Our pick of this week’s art events: 11 - 17 July
By Sam Phillips
Published 11 July 2014
From Dottori's Futurist landscapes at the Estorick Collection to Raven Row, where dancers perform the pioneering works of Yvonne Rainer.
Gerardo Dottori: The Futurist View
Estorick Collection, London, until 7 September 2014 The Estorick’s exhibition of Perugia-born painter Gerardo Dottori should broaden our understanding of Futurism. The Italian art movement, so associated with urbanism and – in the famous words of Marinetti’s Futurist Manifesto of 1909 – the “roaring motor car which seems to run on machine-gun fire”, spreads to the rural sublime when it comes to Dottori’s work, with the Umbrian landscape majestically fractured into characteristic cones, circles and cubist facets.
Virginia Woolf: Art Life and Vision
National Portrait Gallery, London, until 26 October 2014 Even reading it today, almost a century later, Virginia Woolf’s writing is like a blast of cold air, hitting a highpoint of British modernism that has rarely been scaled since. A show at the National Portrait Gallery explores in depth her life and achievements with archive material such as diaries and letters, photographs of her and her Bloomsbury Group associates, and some lovely portraits by the likes of Vanessa Bell and Roger Fry.
Giulio Paolini: To Be or Not To Be
Whitechapel Gallery, London, until 14 September 2014
Giulio Paolini came to prominence in the 1960s alongside other artists associated with Arte Povera, a conceptual avant-garde that was arguably most significant art movement in Italy since Futurism. And like many conceptualists, Paolini has a penchant for the self-reflexive: in his installation Big Bang (1997-8), one of the works on view in a new Whitechapel Gallery survey, an artist’s studio is created in miniature, enclosed in Perspex and then... set at the centre of a life-size artist’s studio.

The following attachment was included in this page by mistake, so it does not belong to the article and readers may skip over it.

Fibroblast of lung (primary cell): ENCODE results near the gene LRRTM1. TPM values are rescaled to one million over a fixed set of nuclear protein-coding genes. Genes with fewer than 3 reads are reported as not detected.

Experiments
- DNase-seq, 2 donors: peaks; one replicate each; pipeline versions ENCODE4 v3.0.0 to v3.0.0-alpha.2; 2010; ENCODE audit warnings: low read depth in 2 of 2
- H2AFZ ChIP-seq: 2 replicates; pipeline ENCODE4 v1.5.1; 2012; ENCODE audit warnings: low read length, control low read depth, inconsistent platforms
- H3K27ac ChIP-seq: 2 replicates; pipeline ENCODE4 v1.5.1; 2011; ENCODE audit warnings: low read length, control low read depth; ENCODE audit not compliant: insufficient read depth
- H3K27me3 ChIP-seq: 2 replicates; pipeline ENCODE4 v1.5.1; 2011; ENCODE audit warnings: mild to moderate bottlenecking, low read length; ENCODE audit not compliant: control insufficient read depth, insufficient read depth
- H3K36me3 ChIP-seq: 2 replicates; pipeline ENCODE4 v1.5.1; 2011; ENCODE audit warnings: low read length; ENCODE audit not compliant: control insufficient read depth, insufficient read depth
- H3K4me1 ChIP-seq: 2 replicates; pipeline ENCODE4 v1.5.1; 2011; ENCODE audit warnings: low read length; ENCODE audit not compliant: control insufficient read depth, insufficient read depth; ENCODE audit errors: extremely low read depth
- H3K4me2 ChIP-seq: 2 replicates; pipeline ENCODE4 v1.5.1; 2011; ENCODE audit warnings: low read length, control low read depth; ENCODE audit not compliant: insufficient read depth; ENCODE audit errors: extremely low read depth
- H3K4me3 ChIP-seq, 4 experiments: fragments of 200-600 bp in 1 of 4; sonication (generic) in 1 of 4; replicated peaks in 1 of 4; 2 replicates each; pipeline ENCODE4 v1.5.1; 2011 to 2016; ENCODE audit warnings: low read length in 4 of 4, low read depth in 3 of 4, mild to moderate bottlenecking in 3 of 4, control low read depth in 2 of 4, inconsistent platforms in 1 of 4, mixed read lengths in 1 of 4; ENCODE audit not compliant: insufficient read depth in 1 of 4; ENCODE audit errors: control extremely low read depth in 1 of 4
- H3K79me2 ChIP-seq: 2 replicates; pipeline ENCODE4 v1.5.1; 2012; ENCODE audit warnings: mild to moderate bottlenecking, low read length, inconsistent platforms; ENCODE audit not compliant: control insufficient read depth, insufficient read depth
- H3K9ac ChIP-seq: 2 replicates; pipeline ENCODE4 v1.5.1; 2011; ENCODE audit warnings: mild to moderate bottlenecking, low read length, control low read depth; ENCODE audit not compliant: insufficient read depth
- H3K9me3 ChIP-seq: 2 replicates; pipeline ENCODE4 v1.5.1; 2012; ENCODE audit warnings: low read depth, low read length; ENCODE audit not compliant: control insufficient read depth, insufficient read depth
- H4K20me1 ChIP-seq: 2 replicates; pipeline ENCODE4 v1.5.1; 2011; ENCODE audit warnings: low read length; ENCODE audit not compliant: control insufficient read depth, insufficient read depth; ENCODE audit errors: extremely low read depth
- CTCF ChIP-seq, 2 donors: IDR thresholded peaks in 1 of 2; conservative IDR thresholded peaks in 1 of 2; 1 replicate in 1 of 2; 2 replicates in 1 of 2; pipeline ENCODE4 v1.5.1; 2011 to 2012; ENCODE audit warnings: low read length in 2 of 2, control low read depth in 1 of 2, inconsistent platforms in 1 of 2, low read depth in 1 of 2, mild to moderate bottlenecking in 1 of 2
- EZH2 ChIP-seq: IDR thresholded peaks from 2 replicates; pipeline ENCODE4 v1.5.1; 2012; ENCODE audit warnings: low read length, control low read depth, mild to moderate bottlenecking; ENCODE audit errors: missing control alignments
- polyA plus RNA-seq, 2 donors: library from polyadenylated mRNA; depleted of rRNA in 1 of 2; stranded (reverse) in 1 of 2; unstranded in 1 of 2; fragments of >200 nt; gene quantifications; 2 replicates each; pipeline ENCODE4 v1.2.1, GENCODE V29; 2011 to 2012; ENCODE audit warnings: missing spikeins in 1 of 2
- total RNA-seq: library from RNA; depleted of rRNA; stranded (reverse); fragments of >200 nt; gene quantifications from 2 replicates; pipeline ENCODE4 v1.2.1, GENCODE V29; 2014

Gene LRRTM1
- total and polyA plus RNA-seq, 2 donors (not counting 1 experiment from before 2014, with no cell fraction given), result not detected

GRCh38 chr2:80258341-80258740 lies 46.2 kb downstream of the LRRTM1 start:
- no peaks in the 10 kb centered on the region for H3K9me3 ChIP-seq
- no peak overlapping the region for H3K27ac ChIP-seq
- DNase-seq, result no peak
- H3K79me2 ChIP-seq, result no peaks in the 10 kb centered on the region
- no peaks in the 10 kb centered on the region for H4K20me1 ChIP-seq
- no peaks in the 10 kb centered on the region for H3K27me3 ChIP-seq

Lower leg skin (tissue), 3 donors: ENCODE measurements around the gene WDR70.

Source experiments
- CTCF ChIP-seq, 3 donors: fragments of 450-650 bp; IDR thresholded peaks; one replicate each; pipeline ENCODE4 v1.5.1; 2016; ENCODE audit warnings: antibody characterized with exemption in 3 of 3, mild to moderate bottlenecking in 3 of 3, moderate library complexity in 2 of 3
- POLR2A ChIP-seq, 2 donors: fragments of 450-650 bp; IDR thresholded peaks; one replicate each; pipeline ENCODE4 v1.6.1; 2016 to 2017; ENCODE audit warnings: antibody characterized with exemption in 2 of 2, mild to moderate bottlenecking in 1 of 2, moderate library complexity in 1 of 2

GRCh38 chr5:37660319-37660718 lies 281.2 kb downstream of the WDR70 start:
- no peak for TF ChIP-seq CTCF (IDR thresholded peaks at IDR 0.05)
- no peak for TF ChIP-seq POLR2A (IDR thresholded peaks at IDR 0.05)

Dorothea Tanning: Web of Dreams
Alison Jacques, London, until 9 August 2014
A treat: an exhibition of works by the late American painter Dorothea Tanning at London’s Alison Jacques. Her enigmatic oil and watercolour works on view show figures in flux, often hinting at her Surrealist roots (in her early years Tanning’s associates included Duchamp and Man Ray, and she was married to Ernst). In Tableau vivant (Living Picture, 1954), a naked female figure is hugged/held by a huge dog – a highly ambiguous image that once seen is glued in the mind.
Yvonne Rainer: Dance Works
Raven Row, London, until 10 August 2014 Dance and performance art waltz together in the work of Yvonne Rainer who, along with other famous fleet-of-foot figures such as Trisha Brown and Simone Forti in 1960s and 1970s New York, pioneered choreography with complex theoretical content. For her exhibition at London’s Raven Row, she has trained dancers to perform some of her historic pieces in the gallery space; her experimental films, photographs, sketches and texts can also be viewed.